Jewish World Review April 21, 2003 / 19 Nisan, 5763

David Ignatius

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Groping toward democracy | KUWAIT CITY The new Iraq is barely a week old. But already Iraqis are beginning to take their new freedom for granted and wonder what's next. They are impatient: Yesterday, Americans were their liberators; today they are occupiers of a nation that wants to build its own future.

The answer to "what's next" lies largely in the hands of a small, genial man named Jay Garner. He's the retired U.S. Army lieutenant general who heads what's known as the Office of Reconstruction and Humanitarian Assistance -- the antiseptic term the United States is using for its transitional military government in Iraq.

Garner sketched some of his thoughts in an interview here Wednesday night, just after returning from his first meeting with Iraqi political leaders. It's hard not to like Garner. He's the sort of modest, self-deprecating man who makes you think of a more innocent America -- a nation of Rotary Clubs and Jimmy Stewart movies and kindly small-town sheriffs.

Garner is groping for answers in a country that neither he nor America understands very well. "You're feeling your way through it, holding your hand out in the dark to try to touch all the furniture and the walls," he says.

One of Garner's virtues is that he knows how hard his job is. When I asked what worried him, now that he had spent some time in Iraq, he answered bluntly: "Everything worries me." Anyone who proclaimed greater confidence about the mission ahead would be a fool, or lying.

The task Garner has taken on is a quintessentially American project -- a wildly idealistic effort to create democratic political institutions in a country that has been governed by brutal military rule. Iraq's underlying political structures are secretive networks of clans, tribes, religious sects and clandestine cells. On this grizzled political landscape, Garner is talking about holding local elections and a constitutional referendum.

Garner expects to make some mistakes as he gropes forward. He notes that the British flubbed in Basra recently when they chose an interim political leader who turned out to be too close to the Baath Party and angered many Basra residents. So the Brits got rid of him and started over. That kind of trial-and-error approach will be necessary in a country where nothing is likely to work right the first time.

Garner wants to allow the new Iraq to evolve from a loose, ad hoc process of debate that began this week in Nasiriyah and will continue next week in Baghdad. The aim of these meetings is to mix Iraqi external and internal opposition groups with some acceptable holdovers from the old regime. Soon they will form committees to discuss details of a new constitution and government process. It may sound like a vision of life as a PTA meeting, but Garner is that kind of guy.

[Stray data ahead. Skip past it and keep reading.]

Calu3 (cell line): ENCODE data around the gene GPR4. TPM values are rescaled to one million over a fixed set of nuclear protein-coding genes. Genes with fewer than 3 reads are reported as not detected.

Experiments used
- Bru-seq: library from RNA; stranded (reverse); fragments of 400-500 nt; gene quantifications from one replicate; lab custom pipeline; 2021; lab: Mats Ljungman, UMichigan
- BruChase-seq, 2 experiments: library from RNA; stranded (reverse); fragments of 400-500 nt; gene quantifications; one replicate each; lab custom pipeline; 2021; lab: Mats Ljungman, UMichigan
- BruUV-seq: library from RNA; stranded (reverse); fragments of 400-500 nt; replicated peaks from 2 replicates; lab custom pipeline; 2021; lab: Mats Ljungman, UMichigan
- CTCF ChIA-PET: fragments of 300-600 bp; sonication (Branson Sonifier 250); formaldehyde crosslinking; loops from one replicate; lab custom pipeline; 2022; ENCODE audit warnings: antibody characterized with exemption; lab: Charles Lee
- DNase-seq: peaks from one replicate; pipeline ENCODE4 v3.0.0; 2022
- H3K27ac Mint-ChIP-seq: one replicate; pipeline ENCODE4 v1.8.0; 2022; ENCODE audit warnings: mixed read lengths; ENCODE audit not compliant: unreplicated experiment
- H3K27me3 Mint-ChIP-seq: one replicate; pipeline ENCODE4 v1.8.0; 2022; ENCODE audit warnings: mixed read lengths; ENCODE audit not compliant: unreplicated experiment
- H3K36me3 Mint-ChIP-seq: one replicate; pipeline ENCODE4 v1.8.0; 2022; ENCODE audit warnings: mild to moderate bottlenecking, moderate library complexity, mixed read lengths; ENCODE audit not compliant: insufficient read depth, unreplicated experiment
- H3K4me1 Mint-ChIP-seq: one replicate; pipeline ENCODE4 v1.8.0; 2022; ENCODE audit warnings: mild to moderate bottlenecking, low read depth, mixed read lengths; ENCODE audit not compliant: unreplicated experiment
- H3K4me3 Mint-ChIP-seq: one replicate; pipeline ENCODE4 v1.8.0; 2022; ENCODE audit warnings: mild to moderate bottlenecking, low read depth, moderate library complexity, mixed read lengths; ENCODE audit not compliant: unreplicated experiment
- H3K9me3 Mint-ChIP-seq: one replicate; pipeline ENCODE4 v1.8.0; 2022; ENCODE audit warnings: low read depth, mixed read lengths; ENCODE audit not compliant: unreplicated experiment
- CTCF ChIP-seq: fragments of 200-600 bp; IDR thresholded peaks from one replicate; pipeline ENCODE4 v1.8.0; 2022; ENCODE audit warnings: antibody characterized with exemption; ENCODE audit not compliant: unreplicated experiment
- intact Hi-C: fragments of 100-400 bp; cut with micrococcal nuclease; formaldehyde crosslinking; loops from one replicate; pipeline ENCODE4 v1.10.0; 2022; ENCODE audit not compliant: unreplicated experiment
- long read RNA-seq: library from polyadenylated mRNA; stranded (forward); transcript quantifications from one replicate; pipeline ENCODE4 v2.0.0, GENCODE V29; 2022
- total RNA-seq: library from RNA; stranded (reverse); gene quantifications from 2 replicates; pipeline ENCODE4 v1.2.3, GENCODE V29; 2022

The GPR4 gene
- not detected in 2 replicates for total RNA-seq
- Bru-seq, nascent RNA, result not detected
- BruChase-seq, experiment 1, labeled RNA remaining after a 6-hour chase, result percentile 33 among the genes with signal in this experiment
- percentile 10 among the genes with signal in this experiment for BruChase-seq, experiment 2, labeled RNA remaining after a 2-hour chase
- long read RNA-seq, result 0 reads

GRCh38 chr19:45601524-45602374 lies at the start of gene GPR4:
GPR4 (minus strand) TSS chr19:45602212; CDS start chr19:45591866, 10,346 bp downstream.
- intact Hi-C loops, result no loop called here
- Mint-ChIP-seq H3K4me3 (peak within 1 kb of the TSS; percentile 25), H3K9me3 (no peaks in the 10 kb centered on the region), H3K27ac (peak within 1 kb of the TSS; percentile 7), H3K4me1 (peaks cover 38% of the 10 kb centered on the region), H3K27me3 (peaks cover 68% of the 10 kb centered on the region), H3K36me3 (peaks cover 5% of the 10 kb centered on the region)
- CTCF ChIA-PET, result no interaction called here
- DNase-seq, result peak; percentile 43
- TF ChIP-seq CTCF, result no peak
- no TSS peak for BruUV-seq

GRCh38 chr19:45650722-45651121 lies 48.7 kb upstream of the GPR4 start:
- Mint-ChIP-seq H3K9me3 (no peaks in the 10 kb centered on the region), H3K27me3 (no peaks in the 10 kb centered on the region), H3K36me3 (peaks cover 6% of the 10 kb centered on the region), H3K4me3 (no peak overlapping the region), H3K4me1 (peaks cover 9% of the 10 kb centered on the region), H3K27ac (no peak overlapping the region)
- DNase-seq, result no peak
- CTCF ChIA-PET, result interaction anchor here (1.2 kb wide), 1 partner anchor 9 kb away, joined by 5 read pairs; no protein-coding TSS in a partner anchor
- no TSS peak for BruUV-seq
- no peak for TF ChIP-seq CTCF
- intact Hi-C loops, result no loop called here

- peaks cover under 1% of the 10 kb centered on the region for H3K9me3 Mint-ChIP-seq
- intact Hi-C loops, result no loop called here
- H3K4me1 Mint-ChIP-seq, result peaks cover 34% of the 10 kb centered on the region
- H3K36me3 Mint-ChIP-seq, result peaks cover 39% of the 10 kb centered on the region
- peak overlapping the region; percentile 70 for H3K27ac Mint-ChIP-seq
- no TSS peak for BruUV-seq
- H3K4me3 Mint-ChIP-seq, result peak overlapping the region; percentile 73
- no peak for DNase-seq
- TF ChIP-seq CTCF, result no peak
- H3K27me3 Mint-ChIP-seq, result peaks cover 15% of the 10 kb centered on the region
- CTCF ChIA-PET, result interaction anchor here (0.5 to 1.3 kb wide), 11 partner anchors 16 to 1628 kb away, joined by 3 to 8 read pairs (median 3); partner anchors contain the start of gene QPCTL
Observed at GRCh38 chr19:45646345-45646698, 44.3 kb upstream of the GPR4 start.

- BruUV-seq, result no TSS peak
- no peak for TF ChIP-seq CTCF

Meanwhile, Garner says, American experts will be attached to every Iraqi ministry to help build a stable and efficient bureaucracy. Once the ministries are working well, the Americans will (in theory) disappear.

Garner doesn't have much time. The country is a mess. Neither Iraqis nor the international community (nor the American electorate, for that matter) will tolerate a prolonged U.S. military occupation.

A deeper worry is that Garner's efforts are so "American" -- in the sense that they are premised on the inherent decency of human nature. But as Garner well knows, he isn't in Peoria now. Iraqis have learned to mistrust foreign occupiers, do-gooders, politicians and most everyone else. Many scoff at the idea that America went to war to liberate Iraq and build democracy.

Garner and his interim authority cannot play by Andy Griffith rules in the land of the car bomb. He will need to be tough about imposing the values of America's more innocent culture.

If there is one Arabic word I would place in Garner's phrase book, it is karameh, or dignity -- the value at the core of Arab political culture. Saddam Hussein ruled, in a sense, by humiliation -- by his ability to inflict pain on his citizens and their families. Unless you played his game, you were nothing. The Iraqis won't be able to get the dignity they crave from Garner and the Americans. They will have to create it for themselves, in building a new country.

Constructing Iraqi democracy may seem like a naive goal, but it's a big, noble ambition and worth the pain it will require. Garner says that when he thought this week about the enormous task ahead, he got choked up with emotion. So should we all. What America does in postwar Iraq will test us as much as the Iraqis.

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